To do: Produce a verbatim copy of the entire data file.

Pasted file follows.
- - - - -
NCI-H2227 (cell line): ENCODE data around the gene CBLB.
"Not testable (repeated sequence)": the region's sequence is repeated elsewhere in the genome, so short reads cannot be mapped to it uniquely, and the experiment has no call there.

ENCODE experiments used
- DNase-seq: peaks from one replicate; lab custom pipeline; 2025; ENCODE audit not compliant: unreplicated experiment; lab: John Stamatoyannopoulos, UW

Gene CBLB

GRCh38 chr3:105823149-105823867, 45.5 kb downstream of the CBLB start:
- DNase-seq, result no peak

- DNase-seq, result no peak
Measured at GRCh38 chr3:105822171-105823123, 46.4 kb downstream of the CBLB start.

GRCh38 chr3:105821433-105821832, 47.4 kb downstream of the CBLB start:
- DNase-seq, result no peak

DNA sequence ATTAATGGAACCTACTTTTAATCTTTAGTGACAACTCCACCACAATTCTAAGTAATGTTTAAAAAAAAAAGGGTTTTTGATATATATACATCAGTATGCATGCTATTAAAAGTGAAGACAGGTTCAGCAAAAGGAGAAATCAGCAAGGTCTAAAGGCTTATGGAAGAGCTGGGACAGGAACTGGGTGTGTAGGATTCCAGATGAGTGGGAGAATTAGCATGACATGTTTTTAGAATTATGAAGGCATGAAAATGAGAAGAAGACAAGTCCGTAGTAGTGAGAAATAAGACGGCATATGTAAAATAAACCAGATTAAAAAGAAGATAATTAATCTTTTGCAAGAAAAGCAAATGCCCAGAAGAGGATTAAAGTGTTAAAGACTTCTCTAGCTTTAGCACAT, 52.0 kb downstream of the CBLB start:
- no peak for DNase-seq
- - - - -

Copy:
NCI-H2227 (cell line): ENCODE data around the gene CBLB.
"Not testable (repeated sequence)": the region's sequence is repeated elsewhere in the genome, so short reads cannot be mapped to it uniquely, and the experiment has no call there.

ENCODE experiments used
- DNase-seq: peaks from one replicate; lab custom pipeline; 2025; ENCODE audit not compliant: unreplicated experiment; lab: John Stamatoyannopoulos, UW

Gene CBLB

GRCh38 chr3:105823149-105823867, 45.5 kb downstream of the CBLB start:
- DNase-seq, result no peak

- DNase-seq, result no peak
Measured at GRCh38 chr3:105822171-105823123, 46.4 kb downstream of the CBLB start.

GRCh38 chr3:105821433-105821832, 47.4 kb downstream of the CBLB start:
- DNase-seq, result no peak

DNA sequence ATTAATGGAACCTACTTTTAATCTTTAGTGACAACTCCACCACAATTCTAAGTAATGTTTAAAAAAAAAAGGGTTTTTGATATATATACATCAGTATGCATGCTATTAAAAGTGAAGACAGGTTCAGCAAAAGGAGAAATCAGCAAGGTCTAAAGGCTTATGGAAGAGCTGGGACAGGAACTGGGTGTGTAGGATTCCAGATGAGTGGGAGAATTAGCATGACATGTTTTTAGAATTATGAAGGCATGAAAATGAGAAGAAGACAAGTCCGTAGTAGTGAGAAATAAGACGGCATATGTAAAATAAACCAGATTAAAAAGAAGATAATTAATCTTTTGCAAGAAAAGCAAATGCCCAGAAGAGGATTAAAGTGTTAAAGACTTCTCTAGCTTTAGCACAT, 52.0 kb downstream of the CBLB start:
- no peak for DNase-seq